Friday, August 29, 2008

Mad as Hell: Jason Friedberg & Aaron Seltzer

You don't need me to tell you who Jason Friedberg & Aaron Seltzer are. You know who they are, and what they've done. And, assuming you're with the general consensus, you hate their guts. You know their movies, or know of them, the latest of which, Disaster Movie, was released today. Their colossally bad comedy films (and I use the term "comedy films" very loosely), have, if nothing else become the standard for bad movies. We movie communities use it as a running joke, often fake-threatening each other with it: "I'll tie you down and make you watch Meet the Spartans!" Yet they keep coming. And we continue to watch them, even if only to make fun of them. After which we vomit and curse for a little while, then have a good laugh at the filmmaker's expense. But there's a deeper problem with this scenario you may not be seeing: the laugh's not on the filmmaker's, it's on you. You're the victim here, don't kid yourself.

Think about this. Disaster Movie is the fourth movie to be released by these hacks in the past three years. Four movies in three years. Two just this year. Despite the overwhelmingly negative response to their every creation, Friedberg & Seltzer continue of to shovel crapload after crapload down our collective throat. Why is this anything more this than a major irritation. Because this is not simply poor filmmaking, this is a personal insult to the audience. Hollywood has proved once and for all that they care nothing for their viewers, just the almighty dollar. Look at Disaster Movie (if you can stomach it), and see how little Hollywood truly thinks of us. The film industry has become totally disenfranchised from their consumers. What you want doesn't matter anymore, only what you're willing to pay settle for. And unfortunately, there apparently are those desperate enough to turn to Friedberg & Seltzer for a witless laugh.

If Jason Friedberg and Aaron Seltzer aren't the very definition of Hollywood tyrants, I don't know what is. Obviously I respect the rights of these men to put whatever they so desire into their so-called "films", it's a free country (or so I'm told). But these men have been given an amazing opportunity, one many of us would kill for, and they have completely and utterly squandered it. They have abused their priviledges as much as humanly possible. These aren't filmmakers, they are serial rapists. They have taken a beautiful art form and repeatedly defiled it. They have repeated twisted and corrupted it until it is nothing but a repulsive mockery of it's former self. What truly angers me, however, is the fact that these men are given the exposure and backing of major films. You go to the major websites, Yahoo, MySpace, IMDB, and the pop-ups advertising the film fill the screen.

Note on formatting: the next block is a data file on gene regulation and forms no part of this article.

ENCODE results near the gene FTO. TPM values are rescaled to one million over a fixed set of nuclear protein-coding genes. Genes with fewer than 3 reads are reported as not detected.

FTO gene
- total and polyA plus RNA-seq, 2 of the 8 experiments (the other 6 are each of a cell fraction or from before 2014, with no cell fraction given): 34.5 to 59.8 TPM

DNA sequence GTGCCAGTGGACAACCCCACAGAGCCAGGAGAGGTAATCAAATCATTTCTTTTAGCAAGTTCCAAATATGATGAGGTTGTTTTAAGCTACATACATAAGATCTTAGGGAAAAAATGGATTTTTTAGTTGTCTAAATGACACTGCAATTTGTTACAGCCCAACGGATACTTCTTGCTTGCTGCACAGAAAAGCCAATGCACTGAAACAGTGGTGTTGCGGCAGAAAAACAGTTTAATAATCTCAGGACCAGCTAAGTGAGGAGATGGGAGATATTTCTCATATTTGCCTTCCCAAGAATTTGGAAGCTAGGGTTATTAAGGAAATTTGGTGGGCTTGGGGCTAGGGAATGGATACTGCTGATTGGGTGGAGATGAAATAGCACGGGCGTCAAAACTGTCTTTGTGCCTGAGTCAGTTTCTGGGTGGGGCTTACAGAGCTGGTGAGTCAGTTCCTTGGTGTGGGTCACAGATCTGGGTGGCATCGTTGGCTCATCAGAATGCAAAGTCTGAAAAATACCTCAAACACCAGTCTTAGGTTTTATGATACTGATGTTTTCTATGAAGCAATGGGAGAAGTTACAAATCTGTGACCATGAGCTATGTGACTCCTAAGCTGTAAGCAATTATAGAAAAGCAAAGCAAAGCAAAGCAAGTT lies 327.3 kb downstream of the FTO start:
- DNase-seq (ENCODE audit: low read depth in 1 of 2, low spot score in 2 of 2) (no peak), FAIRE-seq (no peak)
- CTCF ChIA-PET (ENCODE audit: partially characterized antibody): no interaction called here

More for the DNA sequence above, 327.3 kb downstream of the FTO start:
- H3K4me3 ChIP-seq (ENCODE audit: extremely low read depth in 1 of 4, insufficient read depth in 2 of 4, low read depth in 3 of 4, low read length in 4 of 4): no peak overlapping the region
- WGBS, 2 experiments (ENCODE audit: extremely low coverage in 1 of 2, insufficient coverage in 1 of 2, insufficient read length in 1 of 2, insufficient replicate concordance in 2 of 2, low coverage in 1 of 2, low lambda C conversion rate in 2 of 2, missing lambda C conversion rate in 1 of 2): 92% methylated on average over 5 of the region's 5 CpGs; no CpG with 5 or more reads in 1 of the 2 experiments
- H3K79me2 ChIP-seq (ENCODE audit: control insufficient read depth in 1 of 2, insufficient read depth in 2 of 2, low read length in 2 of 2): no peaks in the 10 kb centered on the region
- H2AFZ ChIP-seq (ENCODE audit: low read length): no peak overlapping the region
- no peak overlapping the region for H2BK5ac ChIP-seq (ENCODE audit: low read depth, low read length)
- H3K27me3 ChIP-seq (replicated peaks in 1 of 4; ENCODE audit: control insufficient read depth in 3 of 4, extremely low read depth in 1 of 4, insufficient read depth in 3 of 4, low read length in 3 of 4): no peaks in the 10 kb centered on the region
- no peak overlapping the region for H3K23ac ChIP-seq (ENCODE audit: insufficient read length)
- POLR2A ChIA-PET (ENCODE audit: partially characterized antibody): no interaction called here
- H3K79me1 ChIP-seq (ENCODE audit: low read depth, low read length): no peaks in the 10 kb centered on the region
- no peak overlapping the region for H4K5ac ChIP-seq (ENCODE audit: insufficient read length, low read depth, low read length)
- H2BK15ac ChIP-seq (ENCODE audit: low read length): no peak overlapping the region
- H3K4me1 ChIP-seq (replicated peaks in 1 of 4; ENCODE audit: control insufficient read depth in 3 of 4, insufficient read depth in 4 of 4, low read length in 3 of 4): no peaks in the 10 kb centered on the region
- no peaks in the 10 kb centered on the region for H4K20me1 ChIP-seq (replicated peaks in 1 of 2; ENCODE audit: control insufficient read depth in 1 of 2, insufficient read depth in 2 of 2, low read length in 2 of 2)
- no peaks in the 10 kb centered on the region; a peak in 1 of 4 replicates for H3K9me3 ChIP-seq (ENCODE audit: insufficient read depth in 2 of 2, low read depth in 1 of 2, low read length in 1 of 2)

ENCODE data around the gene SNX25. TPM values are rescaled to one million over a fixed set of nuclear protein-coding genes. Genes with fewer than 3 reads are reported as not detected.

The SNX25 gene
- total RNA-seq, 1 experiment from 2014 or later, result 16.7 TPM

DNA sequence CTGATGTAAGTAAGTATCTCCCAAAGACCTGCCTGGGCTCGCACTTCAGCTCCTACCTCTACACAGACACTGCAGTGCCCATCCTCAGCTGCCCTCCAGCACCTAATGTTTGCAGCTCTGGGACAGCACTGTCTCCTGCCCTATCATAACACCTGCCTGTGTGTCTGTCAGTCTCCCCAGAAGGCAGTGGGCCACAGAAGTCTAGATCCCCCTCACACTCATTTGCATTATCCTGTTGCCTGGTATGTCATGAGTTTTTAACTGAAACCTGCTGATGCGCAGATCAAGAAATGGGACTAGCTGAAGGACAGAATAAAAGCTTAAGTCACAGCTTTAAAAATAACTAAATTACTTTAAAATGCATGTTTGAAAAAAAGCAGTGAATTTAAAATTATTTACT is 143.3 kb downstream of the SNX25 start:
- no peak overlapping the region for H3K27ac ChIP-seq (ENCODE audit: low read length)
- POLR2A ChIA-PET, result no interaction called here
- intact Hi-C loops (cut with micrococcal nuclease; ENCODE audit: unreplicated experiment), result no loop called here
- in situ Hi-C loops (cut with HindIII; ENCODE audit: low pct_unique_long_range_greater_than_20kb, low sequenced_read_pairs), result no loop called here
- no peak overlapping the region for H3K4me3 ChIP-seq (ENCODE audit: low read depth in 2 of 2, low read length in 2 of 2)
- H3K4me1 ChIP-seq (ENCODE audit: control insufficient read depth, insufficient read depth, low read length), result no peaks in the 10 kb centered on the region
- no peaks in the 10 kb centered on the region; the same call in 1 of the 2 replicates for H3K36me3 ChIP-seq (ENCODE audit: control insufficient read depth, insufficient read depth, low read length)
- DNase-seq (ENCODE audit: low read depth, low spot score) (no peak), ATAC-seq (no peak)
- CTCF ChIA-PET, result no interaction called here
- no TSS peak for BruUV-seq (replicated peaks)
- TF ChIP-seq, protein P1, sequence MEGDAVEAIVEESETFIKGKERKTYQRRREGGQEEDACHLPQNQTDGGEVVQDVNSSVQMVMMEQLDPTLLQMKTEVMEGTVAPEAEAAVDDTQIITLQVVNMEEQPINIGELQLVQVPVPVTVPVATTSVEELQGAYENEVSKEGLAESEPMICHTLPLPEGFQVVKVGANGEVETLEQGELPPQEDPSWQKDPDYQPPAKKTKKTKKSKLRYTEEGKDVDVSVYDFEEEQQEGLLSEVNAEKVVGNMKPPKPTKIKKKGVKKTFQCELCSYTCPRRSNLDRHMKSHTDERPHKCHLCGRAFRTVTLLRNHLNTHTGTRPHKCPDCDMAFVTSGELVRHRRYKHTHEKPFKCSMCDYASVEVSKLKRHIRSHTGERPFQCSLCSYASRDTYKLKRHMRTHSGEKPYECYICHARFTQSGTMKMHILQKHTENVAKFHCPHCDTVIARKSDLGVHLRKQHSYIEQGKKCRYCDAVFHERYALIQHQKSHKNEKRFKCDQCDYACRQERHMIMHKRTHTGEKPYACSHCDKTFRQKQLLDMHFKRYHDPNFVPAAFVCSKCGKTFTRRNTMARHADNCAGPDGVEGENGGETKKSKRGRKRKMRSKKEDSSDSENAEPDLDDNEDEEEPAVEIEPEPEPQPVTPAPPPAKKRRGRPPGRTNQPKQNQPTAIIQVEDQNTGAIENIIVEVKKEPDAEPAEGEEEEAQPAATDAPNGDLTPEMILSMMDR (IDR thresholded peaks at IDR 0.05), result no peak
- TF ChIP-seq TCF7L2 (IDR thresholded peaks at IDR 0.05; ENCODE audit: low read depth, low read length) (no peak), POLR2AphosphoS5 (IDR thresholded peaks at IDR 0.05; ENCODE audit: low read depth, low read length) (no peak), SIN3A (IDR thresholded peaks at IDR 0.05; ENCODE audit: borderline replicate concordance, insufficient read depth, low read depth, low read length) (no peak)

Why is Hollywood forcing this upon us? Why are we forced to endure what we so clearly don't want? Because Hollywood just doesn't care. They don't listen to us because they don't have too. They make money off it, so they keep making it. Hollywood hardly ever releases anything that hasn't been proven to be profitable in the past, because they aren't willing to take chances with their money. Take The Dark Knight for example. Obviously it was an incredible film, at the complete opposite end of the spectrum as Disaster Movie. But the only reason it was greenlit it was that is was a proven character with a proven cast and director. Imagine if The Dark Knight had consisted completely of unknowns. Imagine if Nolan and the cast were talented but no name filmmakers, and Batman was an entirely new character. Had that been the case, The Dark Knight would have never seen the light of day (pardon the pun). Unfortunately, as talentless as Friedberg and Seltzer are, they make money, simply because they have resources, and it makes me mad as hell.

Saturday, August 23, 2008

Movie Review: Sukiyaki Western Django

Japanese cult director Takashi Miike is known for his controversial portrayal of graphic violence in his films. He's sort of like Japan's version of Quentin Tarantino, just not as mainstream (interestingly enough, Tarantino is in this movie). The man never seems to stop making movies, having made fifteen films in 2001-2002 alone. And one of his latest films is a bizarre Asian-style western called Sukiyaki Western Django (say that three times fast). Having debuted in Japan last year, the film is set to appear in the U.S. on August 29th for a limited release. The movie takes place several hundred years after the Battle of Dannoura, in a small mountain town in Japan. Two rival clans, the Heike in red and the Genji in white, have come to the town searching for a legendary cache of gold, supposedly hidden somewhere in the town. They have enslaved the townsfolk, and devastated the town in their war against each other. In the midst of this wanders a lone, unnamed gunslinger (Hideaki Ito), apparently bearing a scarred past. The Reds and the Whites immediately begin biding for his services as a mercenary. The Gunman begins to play both sides, with the ultimate goal of destroying both parties and liberating the townsfolk.